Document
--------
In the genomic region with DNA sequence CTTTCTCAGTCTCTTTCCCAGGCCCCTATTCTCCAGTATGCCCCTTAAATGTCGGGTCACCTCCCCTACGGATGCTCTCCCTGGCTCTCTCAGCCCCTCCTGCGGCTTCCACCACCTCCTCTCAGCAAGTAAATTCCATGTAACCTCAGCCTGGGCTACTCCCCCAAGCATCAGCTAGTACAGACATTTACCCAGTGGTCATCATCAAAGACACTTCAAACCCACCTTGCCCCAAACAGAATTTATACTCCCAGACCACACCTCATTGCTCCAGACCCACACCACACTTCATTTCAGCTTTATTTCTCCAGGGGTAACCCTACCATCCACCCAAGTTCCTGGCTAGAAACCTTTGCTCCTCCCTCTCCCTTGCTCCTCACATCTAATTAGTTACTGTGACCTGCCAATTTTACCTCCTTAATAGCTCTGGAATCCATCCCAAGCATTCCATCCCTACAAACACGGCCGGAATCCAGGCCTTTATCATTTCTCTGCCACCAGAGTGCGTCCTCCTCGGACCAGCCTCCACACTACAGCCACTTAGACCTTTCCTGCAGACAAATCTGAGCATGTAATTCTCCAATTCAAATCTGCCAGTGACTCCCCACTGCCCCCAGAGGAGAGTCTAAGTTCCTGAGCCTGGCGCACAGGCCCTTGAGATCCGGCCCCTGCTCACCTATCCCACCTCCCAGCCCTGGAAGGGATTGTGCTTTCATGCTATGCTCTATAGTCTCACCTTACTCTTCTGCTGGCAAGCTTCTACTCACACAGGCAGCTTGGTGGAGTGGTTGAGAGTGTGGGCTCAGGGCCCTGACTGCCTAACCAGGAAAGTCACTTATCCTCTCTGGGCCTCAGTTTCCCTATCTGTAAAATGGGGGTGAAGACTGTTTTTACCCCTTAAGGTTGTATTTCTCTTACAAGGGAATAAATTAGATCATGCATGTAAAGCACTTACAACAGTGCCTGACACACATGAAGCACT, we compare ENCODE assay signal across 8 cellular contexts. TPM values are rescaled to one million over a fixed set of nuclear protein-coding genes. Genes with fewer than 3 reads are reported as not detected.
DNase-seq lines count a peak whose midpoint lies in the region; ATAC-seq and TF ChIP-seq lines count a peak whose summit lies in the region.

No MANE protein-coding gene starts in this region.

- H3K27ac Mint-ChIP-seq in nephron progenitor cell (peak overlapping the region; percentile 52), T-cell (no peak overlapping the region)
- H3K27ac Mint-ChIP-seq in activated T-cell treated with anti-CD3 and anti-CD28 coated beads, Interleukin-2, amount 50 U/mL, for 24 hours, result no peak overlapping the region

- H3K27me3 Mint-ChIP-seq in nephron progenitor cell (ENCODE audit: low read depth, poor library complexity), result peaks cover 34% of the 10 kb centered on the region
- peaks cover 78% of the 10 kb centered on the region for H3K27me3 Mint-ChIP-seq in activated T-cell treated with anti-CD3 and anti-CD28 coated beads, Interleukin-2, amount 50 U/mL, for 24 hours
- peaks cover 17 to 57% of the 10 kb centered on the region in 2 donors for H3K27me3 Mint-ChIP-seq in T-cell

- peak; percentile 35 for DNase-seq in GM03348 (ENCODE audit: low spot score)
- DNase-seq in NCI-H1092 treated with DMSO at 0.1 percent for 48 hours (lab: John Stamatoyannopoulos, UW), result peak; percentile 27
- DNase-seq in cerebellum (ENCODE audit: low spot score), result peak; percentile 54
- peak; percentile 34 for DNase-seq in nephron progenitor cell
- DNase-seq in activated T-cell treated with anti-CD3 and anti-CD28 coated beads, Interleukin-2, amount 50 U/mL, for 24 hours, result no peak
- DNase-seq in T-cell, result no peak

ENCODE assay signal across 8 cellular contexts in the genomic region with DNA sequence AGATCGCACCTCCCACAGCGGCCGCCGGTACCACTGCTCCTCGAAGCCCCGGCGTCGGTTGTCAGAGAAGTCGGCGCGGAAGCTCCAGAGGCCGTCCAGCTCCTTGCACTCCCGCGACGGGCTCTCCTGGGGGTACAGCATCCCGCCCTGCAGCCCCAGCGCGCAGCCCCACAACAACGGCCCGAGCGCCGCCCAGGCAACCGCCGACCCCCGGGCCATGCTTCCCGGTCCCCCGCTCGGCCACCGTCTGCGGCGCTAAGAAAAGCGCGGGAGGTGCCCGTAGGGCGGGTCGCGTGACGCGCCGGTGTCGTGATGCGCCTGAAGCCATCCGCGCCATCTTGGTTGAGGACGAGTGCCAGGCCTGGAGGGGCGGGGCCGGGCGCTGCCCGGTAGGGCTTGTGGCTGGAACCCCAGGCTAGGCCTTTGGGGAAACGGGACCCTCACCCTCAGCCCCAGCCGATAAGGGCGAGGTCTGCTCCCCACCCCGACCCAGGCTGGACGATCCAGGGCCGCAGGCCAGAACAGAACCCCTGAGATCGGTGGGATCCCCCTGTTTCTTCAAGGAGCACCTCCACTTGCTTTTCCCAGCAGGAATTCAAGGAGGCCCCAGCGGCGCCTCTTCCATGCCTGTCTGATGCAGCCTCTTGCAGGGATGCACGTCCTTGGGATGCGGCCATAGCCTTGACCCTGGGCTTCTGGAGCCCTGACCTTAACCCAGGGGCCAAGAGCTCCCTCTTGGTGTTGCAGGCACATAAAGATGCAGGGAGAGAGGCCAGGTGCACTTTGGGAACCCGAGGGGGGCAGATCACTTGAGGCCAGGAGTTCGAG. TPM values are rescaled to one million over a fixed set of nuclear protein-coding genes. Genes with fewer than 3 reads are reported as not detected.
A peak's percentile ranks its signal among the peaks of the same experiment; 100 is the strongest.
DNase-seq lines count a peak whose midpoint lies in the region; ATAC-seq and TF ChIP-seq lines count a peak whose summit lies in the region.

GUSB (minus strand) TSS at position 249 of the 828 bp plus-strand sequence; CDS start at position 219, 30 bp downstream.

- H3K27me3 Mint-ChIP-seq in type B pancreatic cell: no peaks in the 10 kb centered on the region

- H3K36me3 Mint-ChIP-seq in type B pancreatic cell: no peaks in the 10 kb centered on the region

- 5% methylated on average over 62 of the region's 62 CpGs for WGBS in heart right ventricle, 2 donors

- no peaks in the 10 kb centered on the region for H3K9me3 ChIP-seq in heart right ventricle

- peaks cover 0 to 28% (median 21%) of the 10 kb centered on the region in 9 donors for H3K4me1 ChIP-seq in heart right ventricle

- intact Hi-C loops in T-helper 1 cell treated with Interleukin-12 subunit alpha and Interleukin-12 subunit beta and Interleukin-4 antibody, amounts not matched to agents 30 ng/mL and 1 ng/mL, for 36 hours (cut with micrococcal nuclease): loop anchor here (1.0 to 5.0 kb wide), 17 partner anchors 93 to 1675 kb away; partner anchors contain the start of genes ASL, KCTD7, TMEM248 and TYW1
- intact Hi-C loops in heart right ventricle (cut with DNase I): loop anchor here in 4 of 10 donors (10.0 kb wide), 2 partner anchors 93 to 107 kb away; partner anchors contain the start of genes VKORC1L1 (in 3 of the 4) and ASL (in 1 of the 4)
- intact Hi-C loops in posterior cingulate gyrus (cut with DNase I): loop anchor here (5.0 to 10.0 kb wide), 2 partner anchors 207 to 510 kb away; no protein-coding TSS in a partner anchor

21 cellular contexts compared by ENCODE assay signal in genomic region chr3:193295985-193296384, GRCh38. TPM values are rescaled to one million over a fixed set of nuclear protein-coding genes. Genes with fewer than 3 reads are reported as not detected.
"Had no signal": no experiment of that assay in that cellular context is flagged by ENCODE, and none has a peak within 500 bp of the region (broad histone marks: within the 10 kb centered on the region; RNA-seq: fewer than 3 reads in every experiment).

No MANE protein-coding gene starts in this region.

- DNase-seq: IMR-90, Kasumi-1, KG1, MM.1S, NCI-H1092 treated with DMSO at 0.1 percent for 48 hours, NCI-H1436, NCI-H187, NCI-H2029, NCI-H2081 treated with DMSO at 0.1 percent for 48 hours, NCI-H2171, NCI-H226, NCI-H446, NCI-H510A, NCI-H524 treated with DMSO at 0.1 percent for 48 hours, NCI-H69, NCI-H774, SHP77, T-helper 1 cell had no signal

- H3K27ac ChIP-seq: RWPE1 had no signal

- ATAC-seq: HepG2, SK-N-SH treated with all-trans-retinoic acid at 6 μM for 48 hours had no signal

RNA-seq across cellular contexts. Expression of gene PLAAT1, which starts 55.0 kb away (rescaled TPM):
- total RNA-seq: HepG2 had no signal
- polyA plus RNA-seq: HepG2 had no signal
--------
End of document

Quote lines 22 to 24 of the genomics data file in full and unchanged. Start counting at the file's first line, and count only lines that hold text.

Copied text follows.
- no peaks in the 10 kb centered on the region for H3K9me3 ChIP-seq in heart right ventricle

- peaks cover 0 to 28% (median 21%) of the 10 kb centered on the region in 9 donors for H3K4me1 ChIP-seq in heart right ventricle

- intact Hi-C loops in T-helper 1 cell treated with Interleukin-12 subunit alpha and Interleukin-12 subunit beta and Interleukin-4 antibody, amounts not matched to agents 30 ng/mL and 1 ng/mL, for 36 hours (cut with micrococcal nuclease): loop anchor here (1.0 to 5.0 kb wide), 17 partner anchors 93 to 1675 kb away; partner anchors contain the start of genes ASL, KCTD7, TMEM248 and TYW1